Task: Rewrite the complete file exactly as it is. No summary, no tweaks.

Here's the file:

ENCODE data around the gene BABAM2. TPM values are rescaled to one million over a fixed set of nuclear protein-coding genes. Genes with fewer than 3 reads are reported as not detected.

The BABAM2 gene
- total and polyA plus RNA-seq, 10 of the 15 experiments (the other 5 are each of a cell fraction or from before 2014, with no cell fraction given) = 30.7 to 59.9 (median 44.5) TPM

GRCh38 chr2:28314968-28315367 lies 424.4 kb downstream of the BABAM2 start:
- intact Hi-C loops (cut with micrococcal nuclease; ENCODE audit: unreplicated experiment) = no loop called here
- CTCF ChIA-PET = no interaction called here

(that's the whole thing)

ENCODE data around the gene BABAM2. TPM values are rescaled to one million over a fixed set of nuclear protein-coding genes. Genes with fewer than 3 reads are reported as not detected.

The BABAM2 gene
- total and polyA plus RNA-seq, 10 of the 15 experiments (the other 5 are each of a cell fraction or from before 2014, with no cell fraction given) = 30.7 to 59.9 (median 44.5) TPM

GRCh38 chr2:28314968-28315367 lies 424.4 kb downstream of the BABAM2 start:
- intact Hi-C loops (cut with micrococcal nuclease; ENCODE audit: unreplicated experiment) = no loop called here
- CTCF ChIA-PET = no interaction called here